A native of St. Louis, Leon Burke III began music studies at age 12. By age 16 he was already conducting. Although he was also interested in science and math, he chose music as his field of study in college, earning a bachelor’s degree from the Oberlin Conservatory and masters and doctorate degrees from the University of Kansas. He also studied as a Fulbright Fellow in Paraguay.
Now at the age of 61, Burke juggles more than a half-dozen music-related jobs including Music Director and Conductor of the University City Symphony Orchestra, Assistant Conductor and bass vocalist for the St. Louis Symphony Chorus, Music Director of the Belleville Philharmonic Youth Orchestra, choir director at Eliot Unitarian Chapel, voice instructor at Saint Louis University and East Central Community College and is on the roster of cover conductors for the St. Louis Symphony. He also finds time to periodically return to Paraguay to conduct the Paraguay National Orchestra.
On Monday’s “St. Louis on the Air” Burke joined contributor Steve Potter to talk about his life in music and those who have influenced him along the way. They also took a look at the next concert in the University City Symphony Orchestra’s season titled “Black Art Matters.” It is called “The Seeds Continue to Flower,” and features the music of George Gershwin, James P. Johnson and Clovice Lewis, Jr.
Burke said he was inspired to do the series after the events in Ferguson and drew inspiration from his childhood as an African-American youth growing up in St. Louis.
“I remember, when I was enamored of the music of Shostakovich and Hindemith and Stravinsky and Bach and Beethoven and I would go out and buy the records, my father who was an avid jazz fan, we only had jazz records in the house, was kind of amazed,” said Burke. “He would say ‘Why are you interested in this? I raised you on the classics: Count Basie and Duke Ellington.’ But I think good music is good music. My interests led me to this classical music.”
Burke credits his rise to mentors in his life, like Dr. William Schatzkamer, who died in 2012, and Norman Goldberg, who died in 2011. He also says his aunt, who was the first black woman to receive a doctorate from Saint Louis University, was a big role model.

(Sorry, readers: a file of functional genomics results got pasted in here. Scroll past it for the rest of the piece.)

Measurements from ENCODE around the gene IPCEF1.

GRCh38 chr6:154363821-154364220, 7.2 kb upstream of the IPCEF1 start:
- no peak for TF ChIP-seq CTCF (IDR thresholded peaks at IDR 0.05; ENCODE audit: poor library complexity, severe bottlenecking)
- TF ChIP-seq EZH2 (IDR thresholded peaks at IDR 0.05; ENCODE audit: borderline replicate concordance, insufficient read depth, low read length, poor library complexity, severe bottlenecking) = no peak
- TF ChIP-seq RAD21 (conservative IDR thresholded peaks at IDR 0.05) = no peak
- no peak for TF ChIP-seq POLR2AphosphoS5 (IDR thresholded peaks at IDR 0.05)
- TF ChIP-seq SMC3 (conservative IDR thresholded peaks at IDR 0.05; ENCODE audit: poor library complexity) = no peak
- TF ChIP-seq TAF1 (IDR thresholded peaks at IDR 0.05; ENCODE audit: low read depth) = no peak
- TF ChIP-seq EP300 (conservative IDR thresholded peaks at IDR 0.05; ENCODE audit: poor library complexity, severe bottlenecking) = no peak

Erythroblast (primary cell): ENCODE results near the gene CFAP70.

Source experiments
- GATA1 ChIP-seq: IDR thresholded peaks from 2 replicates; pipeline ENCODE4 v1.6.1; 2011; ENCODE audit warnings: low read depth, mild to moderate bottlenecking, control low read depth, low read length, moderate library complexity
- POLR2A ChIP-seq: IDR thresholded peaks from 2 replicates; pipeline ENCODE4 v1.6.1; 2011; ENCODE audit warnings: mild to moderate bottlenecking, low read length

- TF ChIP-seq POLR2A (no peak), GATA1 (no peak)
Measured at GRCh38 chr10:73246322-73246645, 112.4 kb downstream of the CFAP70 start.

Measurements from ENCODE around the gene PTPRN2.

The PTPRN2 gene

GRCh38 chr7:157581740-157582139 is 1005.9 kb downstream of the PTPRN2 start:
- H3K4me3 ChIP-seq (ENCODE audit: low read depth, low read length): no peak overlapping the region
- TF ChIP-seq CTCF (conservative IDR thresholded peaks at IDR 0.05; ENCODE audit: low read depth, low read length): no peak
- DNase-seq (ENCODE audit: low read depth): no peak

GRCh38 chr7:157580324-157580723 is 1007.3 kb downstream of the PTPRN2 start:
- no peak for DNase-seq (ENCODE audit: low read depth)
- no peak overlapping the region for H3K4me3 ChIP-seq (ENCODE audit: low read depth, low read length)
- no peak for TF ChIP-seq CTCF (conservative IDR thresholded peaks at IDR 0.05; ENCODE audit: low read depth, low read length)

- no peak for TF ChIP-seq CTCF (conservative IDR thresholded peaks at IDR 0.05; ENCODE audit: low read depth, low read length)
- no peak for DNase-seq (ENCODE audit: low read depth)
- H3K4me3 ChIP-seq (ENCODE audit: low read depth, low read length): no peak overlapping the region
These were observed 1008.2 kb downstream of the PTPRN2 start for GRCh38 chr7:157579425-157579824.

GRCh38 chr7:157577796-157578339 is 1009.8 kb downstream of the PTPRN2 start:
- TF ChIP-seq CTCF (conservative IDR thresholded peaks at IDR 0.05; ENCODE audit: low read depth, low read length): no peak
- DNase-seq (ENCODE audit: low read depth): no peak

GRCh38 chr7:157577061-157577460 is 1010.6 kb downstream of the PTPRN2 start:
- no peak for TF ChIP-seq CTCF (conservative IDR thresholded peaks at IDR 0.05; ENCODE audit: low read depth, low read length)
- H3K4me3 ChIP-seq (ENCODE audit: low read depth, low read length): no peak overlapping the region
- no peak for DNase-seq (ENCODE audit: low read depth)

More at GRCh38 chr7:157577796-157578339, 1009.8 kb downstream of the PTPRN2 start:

“I was raised to be colorblind,” Burke said. “As long as you worked hard, there was nothing you could not achieve.”
Burke was going to summer school at the Mark Twain Summer Institute when he met Dr. Schatzkamer. He got his first conducting lessons there, when Schatzkamer had him conduct the “Star Spangled Banner.”
“He said the things you should never tell to an eager adolescent: you know, you have a flair for that,” Burke said.
It was fitting that Burke would succeed Schatkamer as conductor of the symphony he founded: the University City Symphony Orchestra, which Burke conducts to this day.
Listen to Burke describe his typical week-long schedule (hint: he fits a lot in there!), how he utilizes many different skill-sets in his conducting, and more:
What: University City Symphony Orchestra Concert: "The Seeds Continue to Flower"
When: Sunday, March 6, 2016, 3:00 p.m.
Where: John Burroughs School, 755 S. Price Rd., St. Louis, MO 63124
St. Louis on the Air brings you the stories of St. Louis and the people who live, work and create in our region. St. Louis on the Air host Don Marsh and producers Mary Edwards, Alex Heuer and Kelly Moffitt give you the information you need to make informed decisions and stay in touch with our diverse and vibrant St. Louis region.